(Movie Review by Jerry White) Make no mistake about it: “Biohazardous” is a bad movie. Luckily, it’s a good bad movie. Filmed entirely in my home state of New Jersey, “Biohazardous” is an old-fashioned, unpretentious, zero budget zombie flick. The acting is terrible, the script nonsensical, and the direction uninspired. And I found it all inexplicably entertaining.
The movie begins with a crowd protesting Gentech, a mysterious research facility in Hillsdale, New Jersey, where a reporter (played by the producer) interviews religious freakazoid Father Morris (Will Dunham), who claims the activities taking place within Gentech’s walls are an aberration against God. Of course, Father Morris doesn’t know what Gentech is really doing, because no one knows what they’re really doing. What he does know is that it’s Ungodly. Father Morris is smart that way.
Meanwhile, Laura Forman (Sprague Grayden) argues with her dad Hank (Gary Ray), a security guard at Gentech. Hank doesn’t want Laura and her fun loving teenage friends to hang out around the facility because it’s dangerous. Of course, Hank doesn’t know what type of research Gentech is doing either, because they don’t let him inside. He just knows it’s something bad. He must have been talking to Father Morris.
The first half hour of the movie is pretty slow. We’re supposed to learn about the different characters, including the evil Dr. Stine (Get it? Stine? As in “Franken”? Pretty clever, huh?), Laura’s friends, and a couple of cops. Unfortunately, this means the actors have to talk. This was a clear strategic error on the part of the writer/director, and is corrected later on in the movie when actors need only run around and scream and get torn asunder.
Laura and her friends end up, through a series of unfortunate events, being trapped in Gentech, along with a group of flesh-eating zombies. Seems Gentech, utilizing B-Movie Clich’ 478B, has being doing research on re-animating the dead in order to create the perfect military weapon. This is revealed to Laura after she hacks into the security system (by guessing the password through divine intervention, no less) and sees a video of Gentech’s experiments with the ROTD germ, which is the movie’s gaseous, “bring you back from the dead” thingy. Also, if the dead bite you, you become one of them.
Luckily, these zombies aren’t the souped up, Danny Boyle “28 Days Later” amphetamine types. In fact, they’re even slower than Romero zombies. They’re so slow that in order for anyone to get caught, one of two things has to happen: the zombies either jump out of all the doorways in that particular hallway simultaneously (this happens at least five times), or the victim has to stand, scream, and wait for the zombies to arrive.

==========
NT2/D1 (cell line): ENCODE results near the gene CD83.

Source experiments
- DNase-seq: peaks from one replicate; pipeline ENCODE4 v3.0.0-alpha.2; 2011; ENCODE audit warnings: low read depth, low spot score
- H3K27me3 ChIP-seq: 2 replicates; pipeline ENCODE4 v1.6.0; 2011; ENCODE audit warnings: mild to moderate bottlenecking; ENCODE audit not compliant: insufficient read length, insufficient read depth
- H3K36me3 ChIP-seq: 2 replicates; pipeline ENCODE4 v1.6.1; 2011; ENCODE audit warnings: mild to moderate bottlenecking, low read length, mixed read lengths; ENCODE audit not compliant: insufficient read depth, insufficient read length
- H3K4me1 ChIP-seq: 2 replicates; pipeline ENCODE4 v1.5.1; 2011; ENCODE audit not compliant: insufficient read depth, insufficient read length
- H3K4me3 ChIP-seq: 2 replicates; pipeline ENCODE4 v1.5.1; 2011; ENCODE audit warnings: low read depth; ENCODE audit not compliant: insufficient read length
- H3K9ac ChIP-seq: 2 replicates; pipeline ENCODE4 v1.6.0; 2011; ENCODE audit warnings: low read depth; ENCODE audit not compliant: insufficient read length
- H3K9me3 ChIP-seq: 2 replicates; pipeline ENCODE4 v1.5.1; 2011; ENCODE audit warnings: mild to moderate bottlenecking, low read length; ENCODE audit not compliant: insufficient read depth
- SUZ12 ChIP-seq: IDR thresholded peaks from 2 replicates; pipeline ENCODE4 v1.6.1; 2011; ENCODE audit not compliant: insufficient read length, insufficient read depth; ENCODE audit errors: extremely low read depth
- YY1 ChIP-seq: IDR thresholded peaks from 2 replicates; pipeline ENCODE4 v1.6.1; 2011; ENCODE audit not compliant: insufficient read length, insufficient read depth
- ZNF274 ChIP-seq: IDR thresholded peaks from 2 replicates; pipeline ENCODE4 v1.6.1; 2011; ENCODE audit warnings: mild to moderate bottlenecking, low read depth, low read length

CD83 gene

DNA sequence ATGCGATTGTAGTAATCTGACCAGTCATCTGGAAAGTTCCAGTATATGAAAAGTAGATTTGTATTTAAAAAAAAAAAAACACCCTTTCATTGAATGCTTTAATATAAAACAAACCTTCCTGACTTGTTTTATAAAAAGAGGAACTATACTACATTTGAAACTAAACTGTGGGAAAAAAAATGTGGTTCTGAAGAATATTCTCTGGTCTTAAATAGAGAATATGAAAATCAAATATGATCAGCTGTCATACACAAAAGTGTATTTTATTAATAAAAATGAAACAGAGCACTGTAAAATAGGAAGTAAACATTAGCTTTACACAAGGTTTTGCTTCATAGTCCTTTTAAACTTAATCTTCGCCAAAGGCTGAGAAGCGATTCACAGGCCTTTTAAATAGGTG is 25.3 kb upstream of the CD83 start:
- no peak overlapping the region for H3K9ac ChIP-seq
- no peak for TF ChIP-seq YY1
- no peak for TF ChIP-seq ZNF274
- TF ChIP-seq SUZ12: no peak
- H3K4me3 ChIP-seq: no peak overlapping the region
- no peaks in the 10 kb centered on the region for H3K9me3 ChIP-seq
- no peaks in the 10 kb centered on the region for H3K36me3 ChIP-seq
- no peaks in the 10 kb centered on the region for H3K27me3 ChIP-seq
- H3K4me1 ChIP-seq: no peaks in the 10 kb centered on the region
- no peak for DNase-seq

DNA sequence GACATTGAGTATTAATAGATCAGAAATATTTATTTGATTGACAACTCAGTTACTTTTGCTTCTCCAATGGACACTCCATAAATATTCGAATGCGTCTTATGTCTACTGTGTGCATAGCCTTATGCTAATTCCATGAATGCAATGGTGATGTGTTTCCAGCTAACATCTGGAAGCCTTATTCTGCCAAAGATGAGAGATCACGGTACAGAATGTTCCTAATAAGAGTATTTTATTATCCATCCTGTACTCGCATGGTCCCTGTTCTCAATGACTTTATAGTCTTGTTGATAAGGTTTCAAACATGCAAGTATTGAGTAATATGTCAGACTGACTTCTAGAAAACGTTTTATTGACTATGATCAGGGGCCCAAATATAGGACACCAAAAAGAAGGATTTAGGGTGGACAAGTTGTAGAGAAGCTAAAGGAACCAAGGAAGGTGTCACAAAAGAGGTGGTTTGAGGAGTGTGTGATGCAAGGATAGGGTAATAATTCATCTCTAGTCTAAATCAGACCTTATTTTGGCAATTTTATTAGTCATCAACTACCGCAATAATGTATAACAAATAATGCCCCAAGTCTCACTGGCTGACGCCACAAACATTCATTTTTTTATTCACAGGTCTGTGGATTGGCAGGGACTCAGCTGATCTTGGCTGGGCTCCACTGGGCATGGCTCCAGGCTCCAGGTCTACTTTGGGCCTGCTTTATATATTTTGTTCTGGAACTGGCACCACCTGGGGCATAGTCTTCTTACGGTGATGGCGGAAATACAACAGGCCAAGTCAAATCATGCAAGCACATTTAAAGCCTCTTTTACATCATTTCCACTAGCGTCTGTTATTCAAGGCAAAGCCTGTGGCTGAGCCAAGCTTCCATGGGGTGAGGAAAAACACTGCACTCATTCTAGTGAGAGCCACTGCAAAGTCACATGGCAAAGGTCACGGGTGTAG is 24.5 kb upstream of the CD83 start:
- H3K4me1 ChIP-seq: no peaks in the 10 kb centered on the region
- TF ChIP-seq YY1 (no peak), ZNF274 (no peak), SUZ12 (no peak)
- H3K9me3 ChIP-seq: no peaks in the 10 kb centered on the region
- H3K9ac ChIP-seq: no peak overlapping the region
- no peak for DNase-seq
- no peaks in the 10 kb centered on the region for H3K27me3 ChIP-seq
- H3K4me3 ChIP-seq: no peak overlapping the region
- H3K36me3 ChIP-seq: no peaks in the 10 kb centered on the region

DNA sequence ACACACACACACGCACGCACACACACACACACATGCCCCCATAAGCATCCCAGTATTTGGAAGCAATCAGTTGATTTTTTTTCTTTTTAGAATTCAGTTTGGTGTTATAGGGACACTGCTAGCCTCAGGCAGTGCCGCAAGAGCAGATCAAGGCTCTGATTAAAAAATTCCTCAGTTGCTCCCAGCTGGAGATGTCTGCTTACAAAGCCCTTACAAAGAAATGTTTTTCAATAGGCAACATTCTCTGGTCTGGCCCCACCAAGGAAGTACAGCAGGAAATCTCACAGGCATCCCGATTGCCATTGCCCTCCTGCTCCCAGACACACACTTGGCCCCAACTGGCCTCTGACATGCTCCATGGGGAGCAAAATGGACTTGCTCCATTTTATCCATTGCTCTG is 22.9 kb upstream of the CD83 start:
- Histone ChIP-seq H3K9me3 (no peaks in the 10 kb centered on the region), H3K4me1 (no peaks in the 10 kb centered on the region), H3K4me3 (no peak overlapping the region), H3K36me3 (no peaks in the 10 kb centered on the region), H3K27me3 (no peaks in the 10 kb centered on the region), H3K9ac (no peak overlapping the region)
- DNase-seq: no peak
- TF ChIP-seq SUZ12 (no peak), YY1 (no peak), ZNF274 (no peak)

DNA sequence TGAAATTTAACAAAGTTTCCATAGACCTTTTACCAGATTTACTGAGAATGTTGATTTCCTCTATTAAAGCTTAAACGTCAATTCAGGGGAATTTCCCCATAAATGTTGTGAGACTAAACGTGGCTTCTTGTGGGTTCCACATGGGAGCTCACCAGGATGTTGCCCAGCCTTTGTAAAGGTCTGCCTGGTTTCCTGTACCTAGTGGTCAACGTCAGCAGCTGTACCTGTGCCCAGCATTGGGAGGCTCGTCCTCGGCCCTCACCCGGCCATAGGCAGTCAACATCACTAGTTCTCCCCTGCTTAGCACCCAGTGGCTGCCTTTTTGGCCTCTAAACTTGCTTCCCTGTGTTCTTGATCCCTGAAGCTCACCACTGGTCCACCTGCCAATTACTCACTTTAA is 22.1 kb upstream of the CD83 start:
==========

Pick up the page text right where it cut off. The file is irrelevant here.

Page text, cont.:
“Biohazardous” would have been more effective (although less entertaining) if Gentech did not resemble a commonplace doctor’s clinic. Actually, I think it is a doctor’s clinic. Also, they could have cut down on all the running through hallways that pads out the film’s 90 minutes. I’m certainly not against hallway running, but when your interior is obviously not as large as you want it to seem, and you keep filming people running down the same hallway… Well, you get the idea.
The characters themselves are all stereotypes: fanatical priest, Indian comic relief at the 7-11, mad scientist, white/veteran cop, black/rookie cop, druggie teenager, good girl, hot girl… you get the picture. There’s no one to root for; it’s really just a matter of guessing in what order they’re going to die. “Biohazardous” is gory, though, and the makeup effects, while not great, aren’t atrocious.
There are also some great B-movie moments in “Biohazardous”. Father Morris using wire cutters to clip through a chain-link fence, without actually touching the fence, is one such moment. One of the cops asking a group of teenagers, “Does anybody know how to use a computer?” is another. A machine gun that only fires in single bursts will leave you in stitches. Then there’s this guy in a plaid shirt who, in every scene, is obviously trying to contain his laughter. And building a barricade by putting a bookcase in front of a doorway, without closing the door first, is sheer genius.
If you do see “Biohazardous”, make sure you listen to the commentary. It’s actually the best thing about the DVD; you get the impression that the filmmakers are a bunch of pretty cool people who had fun making the movie. And you realize that making a movie — even a bad one like this — is still a lot of work. As long as you’re in the right frame of mind (i.e. intoxicated), “Biohazardous” isn’t the worst way to spend ninety minutes.
Michael J. Hein (director) / Michael J. Hein (screenplay)
CAST: Sprague Grayden …. Laura Forman
David Garver …. Steve
Tom Cahill …. Mr. Stine
Gary Ray …. Hank Forman
Al Tompson …. Mike Walker
Katheryn Winnick …. Jennifer